Our city is our greatest museum. And it shows. Because of our vast portfolio of public art, Philadelphia is home to hundreds of amateur and professional photographers, bloggers, and independent periodicals that drape Philadelphia's corner of the internet with the works that have made urban art synonymous with our city.
Elsewhere, the Statue of Liberty is one of the most photographed works of art in the world. It's been recreated in plastic, screen printed onto t-shirts, and brought to life in Ghostbusters II. Closer to modernity, Robert Indiana's LOVE statue which has been placed around the word in multiple languages, is photographed, printed, and sold without any hassle.
But some places aren't so lucky. Few may know that the country's second largest copper statue sits above the entrance to a municipal building in the Pacific Northwest. In fact, facing a tree filled park, it's kind of hard to see. More people may know about Portland's beautiful Portlandia if artist Raymond Kaskey hadn't spent the last three decades threatening to sue anyone who attempts to use an image of his work.
When Portlandia arrived in Portland, the city's Metropolitan Arts Commission decided to allow artists to intellectually retain ownership of their public works of art.
Kaskey has been quoted as saying, "Not many cities respected artists' rights in those days." They weren't? Was $328,000 disrespectful...in 1985? It's not as if he commissioned the work himself. I don't want to delve too deeply into the notion of what constitutes art, but if Norman Foster is commissioned for a skyscraper, can he sue everyone who profits from a photograph of the city skyline for copyright infringement?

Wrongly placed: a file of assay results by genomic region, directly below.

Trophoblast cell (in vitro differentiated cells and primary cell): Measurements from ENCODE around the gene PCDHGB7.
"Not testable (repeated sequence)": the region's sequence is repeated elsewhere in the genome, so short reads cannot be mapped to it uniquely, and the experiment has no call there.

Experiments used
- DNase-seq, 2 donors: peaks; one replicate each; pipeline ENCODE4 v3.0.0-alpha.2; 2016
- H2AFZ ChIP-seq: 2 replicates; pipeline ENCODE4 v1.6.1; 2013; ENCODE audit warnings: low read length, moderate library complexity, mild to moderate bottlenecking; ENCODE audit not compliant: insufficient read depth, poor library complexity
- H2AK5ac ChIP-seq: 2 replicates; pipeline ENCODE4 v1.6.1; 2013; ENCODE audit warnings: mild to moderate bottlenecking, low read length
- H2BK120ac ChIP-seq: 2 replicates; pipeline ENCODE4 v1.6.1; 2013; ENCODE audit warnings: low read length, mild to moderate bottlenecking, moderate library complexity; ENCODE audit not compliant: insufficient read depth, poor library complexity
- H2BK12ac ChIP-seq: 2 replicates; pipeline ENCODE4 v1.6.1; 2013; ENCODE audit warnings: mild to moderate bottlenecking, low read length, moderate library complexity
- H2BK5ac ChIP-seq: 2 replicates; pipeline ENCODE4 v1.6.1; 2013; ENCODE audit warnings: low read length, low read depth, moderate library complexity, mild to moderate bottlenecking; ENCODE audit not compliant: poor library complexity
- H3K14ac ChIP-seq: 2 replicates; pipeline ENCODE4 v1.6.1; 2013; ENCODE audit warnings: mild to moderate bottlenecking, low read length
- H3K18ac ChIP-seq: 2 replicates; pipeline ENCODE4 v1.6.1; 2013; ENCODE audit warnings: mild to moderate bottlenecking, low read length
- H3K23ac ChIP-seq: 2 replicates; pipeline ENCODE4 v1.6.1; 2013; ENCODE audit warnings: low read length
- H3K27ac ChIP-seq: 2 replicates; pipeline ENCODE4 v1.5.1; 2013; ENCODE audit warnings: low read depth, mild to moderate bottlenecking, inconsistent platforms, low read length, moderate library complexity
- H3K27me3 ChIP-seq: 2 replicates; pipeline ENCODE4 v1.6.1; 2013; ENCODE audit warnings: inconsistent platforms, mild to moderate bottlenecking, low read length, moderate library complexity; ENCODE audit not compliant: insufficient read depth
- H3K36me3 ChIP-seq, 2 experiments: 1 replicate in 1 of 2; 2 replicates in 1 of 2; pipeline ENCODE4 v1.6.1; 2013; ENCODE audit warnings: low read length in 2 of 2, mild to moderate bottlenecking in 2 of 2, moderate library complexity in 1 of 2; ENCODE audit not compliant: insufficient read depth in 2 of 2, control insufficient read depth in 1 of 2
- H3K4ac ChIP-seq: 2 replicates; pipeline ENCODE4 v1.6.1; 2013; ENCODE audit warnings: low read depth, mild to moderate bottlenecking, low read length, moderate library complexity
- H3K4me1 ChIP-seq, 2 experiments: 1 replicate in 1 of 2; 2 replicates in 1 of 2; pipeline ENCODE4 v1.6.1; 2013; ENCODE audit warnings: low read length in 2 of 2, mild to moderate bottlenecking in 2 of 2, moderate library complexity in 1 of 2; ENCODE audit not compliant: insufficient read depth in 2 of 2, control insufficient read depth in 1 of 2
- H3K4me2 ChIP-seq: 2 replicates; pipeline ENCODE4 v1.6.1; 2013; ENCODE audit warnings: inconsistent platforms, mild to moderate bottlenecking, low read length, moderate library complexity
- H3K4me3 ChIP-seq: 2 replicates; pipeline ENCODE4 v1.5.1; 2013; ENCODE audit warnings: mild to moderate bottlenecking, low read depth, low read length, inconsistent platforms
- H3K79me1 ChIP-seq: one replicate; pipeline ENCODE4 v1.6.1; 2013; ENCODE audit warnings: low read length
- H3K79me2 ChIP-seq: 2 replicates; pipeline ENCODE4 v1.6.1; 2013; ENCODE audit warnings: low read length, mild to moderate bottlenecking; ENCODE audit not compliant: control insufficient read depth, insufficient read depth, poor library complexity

There's obviously some sort of empirical delineation between buildings and art in Portland, or at least I hope there is. But if cities like New York, Chicago, or Philadelphia were burdened with such rigid regulations, it would be impossible for a photographer to make a living photographing the people and places within our cities.
Portland is no stranger to its nanny's overreaching arm, but this particular regulation is capitalistically counter to the city's largely liberal ideals. They aren't protecting the rights of their artists, they're allowing Kaskey to essentially collect residuals from lawsuits long after he skipped town. Meanwhile their urban photographers have to tiptoe around the city for fear of inadvertently photographing intellectual property.
Luckily most public artists understand their public position, they even embrace it. Photography and replication isn't just flattery, it's free publicity. Unfortunately Kaskey's talent is trumped by his greed, and an otherwise beautiful statue is tainted by what it represents.